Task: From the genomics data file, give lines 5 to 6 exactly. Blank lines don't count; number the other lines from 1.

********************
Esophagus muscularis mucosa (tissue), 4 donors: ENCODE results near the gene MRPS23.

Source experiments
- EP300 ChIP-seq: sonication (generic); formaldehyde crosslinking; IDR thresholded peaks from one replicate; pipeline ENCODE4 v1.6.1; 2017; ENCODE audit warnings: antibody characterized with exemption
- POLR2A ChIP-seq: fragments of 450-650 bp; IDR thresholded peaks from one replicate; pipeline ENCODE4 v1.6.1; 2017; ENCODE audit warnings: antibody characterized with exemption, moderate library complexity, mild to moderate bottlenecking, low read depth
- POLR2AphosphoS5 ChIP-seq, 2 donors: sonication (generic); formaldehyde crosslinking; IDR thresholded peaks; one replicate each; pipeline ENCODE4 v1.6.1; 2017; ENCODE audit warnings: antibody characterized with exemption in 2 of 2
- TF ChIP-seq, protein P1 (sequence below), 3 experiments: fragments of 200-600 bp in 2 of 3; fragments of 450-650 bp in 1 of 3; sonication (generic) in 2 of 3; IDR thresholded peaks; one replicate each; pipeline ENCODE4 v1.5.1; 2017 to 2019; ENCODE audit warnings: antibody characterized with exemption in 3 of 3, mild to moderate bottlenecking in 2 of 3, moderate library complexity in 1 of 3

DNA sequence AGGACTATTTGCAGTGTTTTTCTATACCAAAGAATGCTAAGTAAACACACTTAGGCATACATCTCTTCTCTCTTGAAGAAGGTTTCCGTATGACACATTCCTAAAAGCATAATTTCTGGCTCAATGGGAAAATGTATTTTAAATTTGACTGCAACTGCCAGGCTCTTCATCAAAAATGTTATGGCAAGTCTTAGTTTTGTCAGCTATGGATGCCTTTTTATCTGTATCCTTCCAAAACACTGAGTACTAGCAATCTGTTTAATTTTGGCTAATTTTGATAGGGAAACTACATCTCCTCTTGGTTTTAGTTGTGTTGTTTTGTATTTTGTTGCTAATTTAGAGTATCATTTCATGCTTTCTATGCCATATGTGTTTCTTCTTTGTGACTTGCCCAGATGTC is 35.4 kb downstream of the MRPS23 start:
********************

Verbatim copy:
- POLR2AphosphoS5 ChIP-seq, 2 donors: sonication (generic); formaldehyde crosslinking; IDR thresholded peaks; one replicate each; pipeline ENCODE4 v1.6.1; 2017; ENCODE audit warnings: antibody characterized with exemption in 2 of 2
- TF ChIP-seq, protein P1 (sequence below), 3 experiments: fragments of 200-600 bp in 2 of 3; fragments of 450-650 bp in 1 of 3; sonication (generic) in 2 of 3; IDR thresholded peaks; one replicate each; pipeline ENCODE4 v1.5.1; 2017 to 2019; ENCODE audit warnings: antibody characterized with exemption in 3 of 3, mild to moderate bottlenecking in 2 of 3, moderate library complexity in 1 of 3